In 1867 a widescreen description of a Vienna tour surely opened a few eyes in starchy Philadelphia, where it appeared on January 5 in the Evening Telegraph. The tour included a visit to the Volksgarten, or Peoples’ Garden, where beer and food were consumed in the open air.
The Peoples Garden is still a major attraction of Vienna although I think large-scale beer bibbing is gone from the scene.
While disavowing giving a description of the taste of Vienna lager, the Evening Telegraph’s correspondent did a pretty good job notwithstanding:
The Austrian malt liquor is not, except in the cities, a common drink for the humbler classes; for wine, even out of the grape countries, is a cheaper beverage. Tastes can neither be disputed nor be described, and so those whose ill luck has prevented them drinking Vienna beer must be satisfied to hear that it is less bitter, less “capiteux”, and more ethereal in flavor than Bass and Allsop, weaker in alcohol, and more neutral in taste than other German beers; above all, that, when poured into a glass fresh from a cask just brought up from the ice-cellar, it glows like fluid amber, and is crowned with a delicate beading of bubbles, which are true bubbles of the air, and not, like the soapy foam of Scotch ale, bubbles of the earth.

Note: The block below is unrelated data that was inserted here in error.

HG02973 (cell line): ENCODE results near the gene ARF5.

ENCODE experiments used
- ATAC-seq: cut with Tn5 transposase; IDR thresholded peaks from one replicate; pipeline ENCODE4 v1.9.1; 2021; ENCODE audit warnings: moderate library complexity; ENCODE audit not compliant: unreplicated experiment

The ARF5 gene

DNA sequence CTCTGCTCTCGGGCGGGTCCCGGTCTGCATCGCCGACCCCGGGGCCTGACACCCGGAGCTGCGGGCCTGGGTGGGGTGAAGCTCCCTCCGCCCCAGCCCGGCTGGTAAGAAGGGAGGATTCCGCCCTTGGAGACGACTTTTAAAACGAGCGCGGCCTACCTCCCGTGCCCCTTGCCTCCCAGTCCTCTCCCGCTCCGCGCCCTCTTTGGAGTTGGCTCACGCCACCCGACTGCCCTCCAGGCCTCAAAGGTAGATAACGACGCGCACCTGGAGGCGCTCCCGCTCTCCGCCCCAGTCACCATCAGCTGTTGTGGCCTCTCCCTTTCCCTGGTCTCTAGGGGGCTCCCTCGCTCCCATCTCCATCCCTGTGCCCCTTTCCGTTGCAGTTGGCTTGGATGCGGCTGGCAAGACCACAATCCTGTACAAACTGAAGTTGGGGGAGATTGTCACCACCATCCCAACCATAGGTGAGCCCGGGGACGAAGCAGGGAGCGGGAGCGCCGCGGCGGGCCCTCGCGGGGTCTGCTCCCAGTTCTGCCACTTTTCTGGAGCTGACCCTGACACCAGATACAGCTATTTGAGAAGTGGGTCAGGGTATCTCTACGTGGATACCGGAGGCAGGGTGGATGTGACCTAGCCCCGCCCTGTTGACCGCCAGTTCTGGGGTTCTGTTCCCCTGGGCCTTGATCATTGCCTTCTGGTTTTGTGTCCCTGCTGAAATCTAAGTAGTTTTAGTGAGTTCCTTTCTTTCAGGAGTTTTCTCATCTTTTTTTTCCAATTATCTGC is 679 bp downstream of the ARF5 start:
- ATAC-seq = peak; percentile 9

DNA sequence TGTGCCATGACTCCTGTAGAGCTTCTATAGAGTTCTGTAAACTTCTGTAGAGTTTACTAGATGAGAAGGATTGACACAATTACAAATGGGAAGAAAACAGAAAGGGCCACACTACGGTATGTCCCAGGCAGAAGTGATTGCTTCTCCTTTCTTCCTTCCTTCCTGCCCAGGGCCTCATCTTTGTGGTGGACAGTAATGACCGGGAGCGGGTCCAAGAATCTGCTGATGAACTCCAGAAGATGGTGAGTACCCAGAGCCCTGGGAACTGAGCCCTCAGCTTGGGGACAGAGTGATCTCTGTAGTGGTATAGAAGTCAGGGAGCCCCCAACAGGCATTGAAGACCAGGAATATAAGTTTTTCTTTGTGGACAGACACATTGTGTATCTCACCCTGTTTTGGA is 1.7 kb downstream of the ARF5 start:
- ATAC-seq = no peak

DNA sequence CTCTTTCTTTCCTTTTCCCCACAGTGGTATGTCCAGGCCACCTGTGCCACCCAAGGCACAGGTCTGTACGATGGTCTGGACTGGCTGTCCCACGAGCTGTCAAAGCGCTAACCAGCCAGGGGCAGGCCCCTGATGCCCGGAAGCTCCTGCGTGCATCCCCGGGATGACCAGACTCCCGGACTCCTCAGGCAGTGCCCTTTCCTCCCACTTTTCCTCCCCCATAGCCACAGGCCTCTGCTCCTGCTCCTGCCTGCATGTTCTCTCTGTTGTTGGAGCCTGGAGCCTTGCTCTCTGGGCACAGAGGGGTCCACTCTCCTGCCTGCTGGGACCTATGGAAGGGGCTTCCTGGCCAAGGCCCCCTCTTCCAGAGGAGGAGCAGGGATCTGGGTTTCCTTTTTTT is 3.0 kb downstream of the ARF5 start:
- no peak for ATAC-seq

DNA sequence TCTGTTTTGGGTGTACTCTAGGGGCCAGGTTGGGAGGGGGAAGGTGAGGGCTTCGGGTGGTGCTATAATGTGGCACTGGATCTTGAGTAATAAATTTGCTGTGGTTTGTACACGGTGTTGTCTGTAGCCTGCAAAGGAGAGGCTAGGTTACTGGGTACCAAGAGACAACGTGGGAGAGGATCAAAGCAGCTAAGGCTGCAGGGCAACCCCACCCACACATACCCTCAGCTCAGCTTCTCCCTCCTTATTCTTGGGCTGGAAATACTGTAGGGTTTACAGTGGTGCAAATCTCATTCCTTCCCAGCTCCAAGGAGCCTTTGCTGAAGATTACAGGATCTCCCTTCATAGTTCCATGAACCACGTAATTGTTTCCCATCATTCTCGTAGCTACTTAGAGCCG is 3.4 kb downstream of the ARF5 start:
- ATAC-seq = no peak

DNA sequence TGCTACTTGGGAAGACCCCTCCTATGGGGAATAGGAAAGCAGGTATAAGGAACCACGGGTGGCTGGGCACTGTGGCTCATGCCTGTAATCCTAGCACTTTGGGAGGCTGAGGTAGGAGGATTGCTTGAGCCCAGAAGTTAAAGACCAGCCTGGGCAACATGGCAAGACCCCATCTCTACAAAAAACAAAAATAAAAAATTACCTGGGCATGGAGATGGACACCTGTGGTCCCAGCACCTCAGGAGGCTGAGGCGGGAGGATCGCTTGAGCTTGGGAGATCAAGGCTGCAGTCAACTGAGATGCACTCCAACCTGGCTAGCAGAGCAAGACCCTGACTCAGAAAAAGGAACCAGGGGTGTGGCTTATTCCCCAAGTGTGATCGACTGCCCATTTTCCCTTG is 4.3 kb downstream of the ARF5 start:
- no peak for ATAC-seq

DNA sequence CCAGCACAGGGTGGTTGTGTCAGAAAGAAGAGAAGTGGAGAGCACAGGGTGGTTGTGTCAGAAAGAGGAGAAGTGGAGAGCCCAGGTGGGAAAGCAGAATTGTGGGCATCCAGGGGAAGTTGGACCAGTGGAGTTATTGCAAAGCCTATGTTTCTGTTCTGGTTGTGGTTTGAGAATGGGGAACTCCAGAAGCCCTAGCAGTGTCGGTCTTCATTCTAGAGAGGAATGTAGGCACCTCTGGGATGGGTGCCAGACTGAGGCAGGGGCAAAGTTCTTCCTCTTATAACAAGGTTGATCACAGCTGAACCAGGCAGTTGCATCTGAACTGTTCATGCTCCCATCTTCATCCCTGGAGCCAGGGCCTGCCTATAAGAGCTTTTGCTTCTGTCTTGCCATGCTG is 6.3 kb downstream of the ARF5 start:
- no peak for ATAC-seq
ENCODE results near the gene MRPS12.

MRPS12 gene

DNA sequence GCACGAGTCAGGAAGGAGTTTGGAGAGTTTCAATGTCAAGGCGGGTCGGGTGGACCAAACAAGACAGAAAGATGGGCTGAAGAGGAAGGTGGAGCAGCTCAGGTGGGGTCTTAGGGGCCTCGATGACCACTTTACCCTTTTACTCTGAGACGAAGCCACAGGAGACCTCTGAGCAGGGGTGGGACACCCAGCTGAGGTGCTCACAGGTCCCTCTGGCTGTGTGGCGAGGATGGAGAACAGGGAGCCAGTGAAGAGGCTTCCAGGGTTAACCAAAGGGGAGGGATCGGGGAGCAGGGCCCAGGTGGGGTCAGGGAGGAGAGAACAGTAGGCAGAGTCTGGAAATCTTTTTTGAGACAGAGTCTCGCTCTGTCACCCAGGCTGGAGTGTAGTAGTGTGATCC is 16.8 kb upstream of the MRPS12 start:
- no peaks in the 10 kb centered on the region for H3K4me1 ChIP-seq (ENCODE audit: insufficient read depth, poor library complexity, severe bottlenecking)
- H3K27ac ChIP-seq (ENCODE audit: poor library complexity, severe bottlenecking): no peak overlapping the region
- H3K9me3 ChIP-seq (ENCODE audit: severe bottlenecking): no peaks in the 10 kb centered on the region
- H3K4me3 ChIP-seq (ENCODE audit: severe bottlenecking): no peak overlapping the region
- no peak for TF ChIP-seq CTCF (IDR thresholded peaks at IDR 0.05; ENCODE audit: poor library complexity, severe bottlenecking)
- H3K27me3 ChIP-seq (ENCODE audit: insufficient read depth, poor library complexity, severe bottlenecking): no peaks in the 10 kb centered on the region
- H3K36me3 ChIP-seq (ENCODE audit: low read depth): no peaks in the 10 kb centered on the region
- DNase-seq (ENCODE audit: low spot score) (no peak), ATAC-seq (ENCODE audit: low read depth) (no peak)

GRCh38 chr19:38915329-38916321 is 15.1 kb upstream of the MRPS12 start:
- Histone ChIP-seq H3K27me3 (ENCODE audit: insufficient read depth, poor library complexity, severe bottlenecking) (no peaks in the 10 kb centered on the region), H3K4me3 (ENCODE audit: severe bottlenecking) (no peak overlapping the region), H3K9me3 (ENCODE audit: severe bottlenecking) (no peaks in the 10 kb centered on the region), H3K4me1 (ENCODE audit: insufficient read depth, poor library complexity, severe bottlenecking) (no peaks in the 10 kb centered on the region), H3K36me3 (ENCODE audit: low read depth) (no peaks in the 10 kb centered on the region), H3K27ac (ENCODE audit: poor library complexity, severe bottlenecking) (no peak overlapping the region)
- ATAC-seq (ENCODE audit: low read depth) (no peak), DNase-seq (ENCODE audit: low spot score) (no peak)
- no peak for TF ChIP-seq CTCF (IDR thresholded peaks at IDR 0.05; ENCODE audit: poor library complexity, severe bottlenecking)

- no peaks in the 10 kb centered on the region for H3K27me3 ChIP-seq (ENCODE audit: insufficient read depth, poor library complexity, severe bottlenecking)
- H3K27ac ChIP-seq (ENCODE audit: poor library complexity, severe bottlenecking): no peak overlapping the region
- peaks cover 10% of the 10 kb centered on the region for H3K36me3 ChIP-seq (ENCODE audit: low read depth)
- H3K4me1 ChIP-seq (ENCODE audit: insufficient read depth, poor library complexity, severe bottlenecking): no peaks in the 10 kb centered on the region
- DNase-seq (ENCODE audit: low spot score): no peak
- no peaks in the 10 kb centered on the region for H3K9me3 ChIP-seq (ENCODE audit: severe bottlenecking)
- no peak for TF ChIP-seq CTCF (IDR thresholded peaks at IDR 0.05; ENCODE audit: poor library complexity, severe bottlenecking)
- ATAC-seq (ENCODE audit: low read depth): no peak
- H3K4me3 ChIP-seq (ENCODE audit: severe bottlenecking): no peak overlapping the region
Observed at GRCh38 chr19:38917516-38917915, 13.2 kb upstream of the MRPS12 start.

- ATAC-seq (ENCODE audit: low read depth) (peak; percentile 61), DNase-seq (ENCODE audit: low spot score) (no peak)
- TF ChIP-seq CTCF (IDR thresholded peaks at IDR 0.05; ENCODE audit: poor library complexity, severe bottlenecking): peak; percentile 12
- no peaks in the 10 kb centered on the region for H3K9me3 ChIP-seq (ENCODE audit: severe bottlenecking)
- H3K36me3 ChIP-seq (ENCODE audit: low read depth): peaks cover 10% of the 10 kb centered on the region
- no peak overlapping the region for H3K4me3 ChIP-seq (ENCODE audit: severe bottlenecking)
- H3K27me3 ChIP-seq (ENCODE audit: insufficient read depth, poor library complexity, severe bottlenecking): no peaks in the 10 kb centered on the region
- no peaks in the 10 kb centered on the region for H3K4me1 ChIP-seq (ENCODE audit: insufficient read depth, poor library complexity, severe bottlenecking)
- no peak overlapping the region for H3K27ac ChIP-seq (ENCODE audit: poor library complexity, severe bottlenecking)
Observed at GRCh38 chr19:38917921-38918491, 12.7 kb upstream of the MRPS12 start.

To sip from a glass of Lager, puffing wreaths from a cigarette of choice Latakia, while you gaze vaguely up to a sky flaming with the gold and crimson of a Danubian sunset, and catch the rhythm of waltzes and mazurkas – this is the perfection of ignorant and mechanical bliss. And nowhere else is such blessedness so surely to be found.
I will leave it to readers to figure out what was meant by bubbles of the air and bubbles of the earth. If you know let me in on it, eh?
The writer, clearly of English origin, felt constrained to point out Barclay Perkins’ brewery in London produced almost three times what Anton Dreher’s brewery did and employed a commensurately larger work force. Still, he was seduced by Vienna’s beer, of that there can be no doubt.
The writer who inaugurated the modern beer renaissance, Michael Jackson, noted (1970s) that Vienna doesn’t make the old amber style anymore. He even wrote that brewers there argued with him whether Vienna lager ever existed as a style. Maybe it’s different now, and anyway craft brewers around the world know how to make the beer of Anton Dreher. Still, you are more likely to find it in a California strip mall, or Liberty Village, Toronto, than the city of its origin, an irony not quite dispelled by the fact that at the right time of year, the blueness of the sky in the three places bears a striking resemblance.
Note re images: the first image above, of the modern Volksgarten in Vienna, is © Bwag/Wikimedia, and was sourced here. The second image was sourced here. Both are believed available for educational and historical purposes. All feedback welcomed.